What I am praying for is a return of reverence. Since we internalize what we do, that can only come about as a result of changing what we do. It seems to me that the time has come when we will need every grace and blessing to withstand the persecution of a society that insists that evil is good and what we know to be good is really evil. We will not be able to stand up for our beliefs and turn the other cheek if we are not able to acknowledge that God is God and not a buddy diety made in our own image. I work with teens and children and think that it is a disservice that we are not teaching them reverence for God through the way we worship and conduct ourselves, especially in church. I see many of even our practicing Catholic young people feeling incredibly entitled, amazingly self-centered, and technologically distracted beyond belief. Everything in their culture reinforces the idea that their lives should be easy, comfortable, and entertaining. To get through that mind set, to reach them with the message that they are not made for comfort but for greatness, will take a major upheaval. I pray that it comes soon.

    • Bill M.

      I attend 6:30am Sunday Mass at a church in a Los Angeles suburb. The celebrant, a young Nigerian priest, has us kneel during the Confiteor. I was a little befuddled when I first encountered this practice, but quickly warmed to it. A small thing, but very much in line with the return of reverence you mention here.

    • Wanda

      Jo Ann – you have certainly exosed the problem in a succinct yet devastating manner. The culture; totally depraved and designed to be so. I might add that Catholic Mothers have a distinct resonsibility to see that they filter out that which is harmful to their children. Sadly, I see many Catholic Mothers out there either ignoring the signs of the times or embracing them. We need Catholic parents to be that counter-revolutionary model for their children and raise them in a Catholic culture that “Seeks first the Kingdom of God”; the world seeks to destroy them.

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  • http://www.thelittleredblog.typepad.com Jack Shifflett

    Without getting into a major philosophical debate, and with all due respect, the Church operates in time just like everybody else. It has eternity in mind, no doubt, and its mission surely includes reminding people of their eternal destinies–but I don’t see where it has the power to transcend time. The Church has changed over the centuries; the Church has made, and sometimes corrected, mistakes; the Church has embraced and been seduced by secular power and wealth; the Church has waged war; the Church has executed dissenters; the Church has been torn apart by schism; and all those things are reminders that the Church is not immune to the frailties, the passions, and the temptations of the fallen world. That it was founded by Christ doesn’t spare it from anything, including time–weren’t we all founded by Christ? Given recent and ongoing scandals, this doesn’t strike me as the time to wax eloquent about how the Church is somehow above petty time-bound concerns; that sort of spiritual arrogance inevitably leads to abuses of all kinds. “It’s time” may not be the most persuasive argument for doing anything in particular; but we still ought to dispute arguments on their merits and not by suggesting that the Church can hide behind a magic cloak called Eternity.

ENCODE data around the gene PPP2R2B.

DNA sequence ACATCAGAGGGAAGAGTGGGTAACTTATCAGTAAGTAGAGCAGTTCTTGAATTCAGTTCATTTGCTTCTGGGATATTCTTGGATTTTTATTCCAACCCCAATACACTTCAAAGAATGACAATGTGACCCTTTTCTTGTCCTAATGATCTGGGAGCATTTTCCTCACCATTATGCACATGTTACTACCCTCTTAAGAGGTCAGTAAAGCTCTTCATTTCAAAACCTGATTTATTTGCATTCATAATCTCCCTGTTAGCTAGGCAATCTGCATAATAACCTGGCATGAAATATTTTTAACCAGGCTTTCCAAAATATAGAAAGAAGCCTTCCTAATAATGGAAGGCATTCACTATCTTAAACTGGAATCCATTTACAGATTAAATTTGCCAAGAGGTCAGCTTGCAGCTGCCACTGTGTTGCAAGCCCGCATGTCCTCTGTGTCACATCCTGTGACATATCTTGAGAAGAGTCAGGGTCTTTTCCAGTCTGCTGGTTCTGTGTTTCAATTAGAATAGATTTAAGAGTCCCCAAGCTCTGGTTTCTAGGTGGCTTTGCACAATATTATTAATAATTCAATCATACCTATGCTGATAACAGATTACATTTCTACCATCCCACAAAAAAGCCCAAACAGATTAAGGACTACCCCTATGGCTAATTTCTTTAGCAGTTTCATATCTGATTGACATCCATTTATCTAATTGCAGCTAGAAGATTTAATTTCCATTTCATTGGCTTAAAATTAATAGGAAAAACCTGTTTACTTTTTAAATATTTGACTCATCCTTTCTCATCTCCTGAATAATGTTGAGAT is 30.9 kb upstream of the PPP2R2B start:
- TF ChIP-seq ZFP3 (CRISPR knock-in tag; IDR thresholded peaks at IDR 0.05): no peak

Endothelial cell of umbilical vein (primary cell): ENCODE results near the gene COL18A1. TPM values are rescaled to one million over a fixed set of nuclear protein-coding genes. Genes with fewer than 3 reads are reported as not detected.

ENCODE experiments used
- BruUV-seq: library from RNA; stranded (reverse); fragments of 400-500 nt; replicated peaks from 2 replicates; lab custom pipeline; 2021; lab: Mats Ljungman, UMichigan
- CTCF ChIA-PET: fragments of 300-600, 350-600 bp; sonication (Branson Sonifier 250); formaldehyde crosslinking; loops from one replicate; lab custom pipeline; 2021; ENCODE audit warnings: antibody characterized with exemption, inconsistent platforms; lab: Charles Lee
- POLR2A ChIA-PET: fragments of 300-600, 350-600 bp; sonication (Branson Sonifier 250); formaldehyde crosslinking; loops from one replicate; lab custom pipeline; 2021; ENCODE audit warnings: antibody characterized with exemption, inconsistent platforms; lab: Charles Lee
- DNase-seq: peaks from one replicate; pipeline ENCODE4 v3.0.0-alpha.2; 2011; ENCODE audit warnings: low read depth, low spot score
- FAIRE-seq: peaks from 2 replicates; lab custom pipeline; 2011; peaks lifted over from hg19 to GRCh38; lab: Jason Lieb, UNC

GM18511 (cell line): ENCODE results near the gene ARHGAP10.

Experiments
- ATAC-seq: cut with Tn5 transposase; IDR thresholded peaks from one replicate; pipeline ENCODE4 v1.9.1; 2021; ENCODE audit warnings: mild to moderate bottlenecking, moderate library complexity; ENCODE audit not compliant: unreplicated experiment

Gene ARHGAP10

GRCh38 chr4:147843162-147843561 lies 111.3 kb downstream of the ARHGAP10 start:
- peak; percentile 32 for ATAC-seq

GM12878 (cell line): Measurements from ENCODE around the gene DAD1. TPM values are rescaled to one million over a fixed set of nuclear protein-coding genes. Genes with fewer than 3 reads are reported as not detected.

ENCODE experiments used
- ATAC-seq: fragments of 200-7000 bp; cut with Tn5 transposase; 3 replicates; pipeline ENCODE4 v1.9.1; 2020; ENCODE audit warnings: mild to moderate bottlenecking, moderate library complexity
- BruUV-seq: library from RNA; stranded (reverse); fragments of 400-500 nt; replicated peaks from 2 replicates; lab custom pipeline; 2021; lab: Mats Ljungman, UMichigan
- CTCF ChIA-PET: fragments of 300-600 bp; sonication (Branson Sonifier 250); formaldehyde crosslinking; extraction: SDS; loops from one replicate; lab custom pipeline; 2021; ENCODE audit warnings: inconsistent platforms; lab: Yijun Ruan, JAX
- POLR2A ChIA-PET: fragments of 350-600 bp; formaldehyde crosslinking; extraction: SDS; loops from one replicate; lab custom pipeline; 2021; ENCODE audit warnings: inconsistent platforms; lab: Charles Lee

• rumitoid

    To be in the world but not of the world demands one timeless quality: love. The moment is eternal, not ephemeral, for it is always now…and that is where we must share this love. If the question were only do something now, that something meaning keep up with popular opinions or be doomed to obsolescence, then of course it is of no consequence. But if it were something about the way the Church handled child abuse by pirests, the time for change was long ago; that was not something to put on the eternal back burner. Being slow to apologize as to how the Church behaved concerning the Jews and Hitler is another thing that needed to by more attention to the clock of earth time. I do not see some of what is being asked as a call to be more worldly to survive but to be more in sync with the Eternal Word of God, which means NOW.

  • linda

    Why do you believe chances of returning to the discipline of voluntary celibacy ‘nil’? It is not doctrine. The Church has many married priests now for a variety of reasons and hasn’t imploded. The charism of voluntary celibacy, which I live, can be a powerful witness, but it is a gift of the Holy Spirit and never a mandate.